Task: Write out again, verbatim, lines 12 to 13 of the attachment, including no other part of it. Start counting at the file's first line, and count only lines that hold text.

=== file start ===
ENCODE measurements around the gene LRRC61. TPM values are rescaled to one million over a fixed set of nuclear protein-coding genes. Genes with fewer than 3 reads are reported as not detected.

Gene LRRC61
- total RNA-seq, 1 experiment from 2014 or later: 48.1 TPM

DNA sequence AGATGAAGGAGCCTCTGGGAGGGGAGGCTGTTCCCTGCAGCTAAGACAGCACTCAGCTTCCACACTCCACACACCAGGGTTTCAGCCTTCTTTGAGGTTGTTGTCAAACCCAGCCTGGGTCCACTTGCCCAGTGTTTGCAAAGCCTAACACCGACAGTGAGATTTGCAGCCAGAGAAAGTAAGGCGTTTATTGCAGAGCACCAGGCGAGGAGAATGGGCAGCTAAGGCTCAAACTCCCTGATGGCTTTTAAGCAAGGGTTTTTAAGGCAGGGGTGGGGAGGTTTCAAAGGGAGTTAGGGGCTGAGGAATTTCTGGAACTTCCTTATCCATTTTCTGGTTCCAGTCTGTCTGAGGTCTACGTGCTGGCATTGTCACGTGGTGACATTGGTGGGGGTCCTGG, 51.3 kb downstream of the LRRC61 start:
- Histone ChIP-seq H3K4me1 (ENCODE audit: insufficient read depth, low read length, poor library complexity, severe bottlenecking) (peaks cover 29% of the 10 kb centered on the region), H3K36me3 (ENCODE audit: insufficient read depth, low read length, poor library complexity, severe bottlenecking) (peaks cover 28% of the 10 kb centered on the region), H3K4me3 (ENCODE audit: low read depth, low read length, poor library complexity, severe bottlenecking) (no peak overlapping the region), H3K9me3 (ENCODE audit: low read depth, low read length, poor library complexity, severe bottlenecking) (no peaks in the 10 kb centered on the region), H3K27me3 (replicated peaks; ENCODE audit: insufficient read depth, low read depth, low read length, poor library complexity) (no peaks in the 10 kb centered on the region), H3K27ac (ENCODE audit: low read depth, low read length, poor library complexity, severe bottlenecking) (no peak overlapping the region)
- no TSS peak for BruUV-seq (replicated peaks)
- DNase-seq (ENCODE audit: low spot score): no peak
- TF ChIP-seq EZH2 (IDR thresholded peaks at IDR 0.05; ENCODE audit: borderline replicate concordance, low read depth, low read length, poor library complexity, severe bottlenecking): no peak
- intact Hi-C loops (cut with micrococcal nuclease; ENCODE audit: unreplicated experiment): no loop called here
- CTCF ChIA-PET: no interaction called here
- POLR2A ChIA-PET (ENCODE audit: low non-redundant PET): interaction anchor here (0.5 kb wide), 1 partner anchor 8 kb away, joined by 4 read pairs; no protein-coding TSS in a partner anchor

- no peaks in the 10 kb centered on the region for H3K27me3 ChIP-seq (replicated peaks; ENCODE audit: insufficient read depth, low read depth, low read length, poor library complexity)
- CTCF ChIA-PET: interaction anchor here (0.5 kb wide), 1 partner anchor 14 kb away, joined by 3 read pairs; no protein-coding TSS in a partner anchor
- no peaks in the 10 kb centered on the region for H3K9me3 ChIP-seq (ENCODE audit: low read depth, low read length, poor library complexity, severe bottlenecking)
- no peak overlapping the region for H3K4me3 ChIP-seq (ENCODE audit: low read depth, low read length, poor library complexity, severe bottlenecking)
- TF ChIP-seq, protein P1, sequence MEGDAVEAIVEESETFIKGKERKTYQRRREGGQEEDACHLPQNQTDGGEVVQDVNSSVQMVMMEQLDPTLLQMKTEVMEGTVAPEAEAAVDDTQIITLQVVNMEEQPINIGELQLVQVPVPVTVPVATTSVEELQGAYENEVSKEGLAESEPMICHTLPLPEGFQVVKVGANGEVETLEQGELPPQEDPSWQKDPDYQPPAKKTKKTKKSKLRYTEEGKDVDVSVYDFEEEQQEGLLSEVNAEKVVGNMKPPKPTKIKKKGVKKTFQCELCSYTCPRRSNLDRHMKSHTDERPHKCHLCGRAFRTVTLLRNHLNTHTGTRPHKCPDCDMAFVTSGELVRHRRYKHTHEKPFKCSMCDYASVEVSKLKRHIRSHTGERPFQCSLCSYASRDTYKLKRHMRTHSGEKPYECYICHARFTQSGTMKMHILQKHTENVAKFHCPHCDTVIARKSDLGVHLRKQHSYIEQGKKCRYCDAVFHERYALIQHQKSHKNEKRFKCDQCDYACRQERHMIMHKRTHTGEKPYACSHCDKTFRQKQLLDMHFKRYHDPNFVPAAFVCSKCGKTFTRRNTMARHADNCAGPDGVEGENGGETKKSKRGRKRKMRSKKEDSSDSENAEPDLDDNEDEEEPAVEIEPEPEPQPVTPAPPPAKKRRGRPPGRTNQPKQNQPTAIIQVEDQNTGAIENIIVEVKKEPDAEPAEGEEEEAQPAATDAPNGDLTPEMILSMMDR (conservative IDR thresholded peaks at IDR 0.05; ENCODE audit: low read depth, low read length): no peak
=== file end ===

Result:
- no peaks in the 10 kb centered on the region for H3K27me3 ChIP-seq (replicated peaks; ENCODE audit: insufficient read depth, low read depth, low read length, poor library complexity)
- CTCF ChIA-PET: interaction anchor here (0.5 kb wide), 1 partner anchor 14 kb away, joined by 3 read pairs; no protein-coding TSS in a partner anchor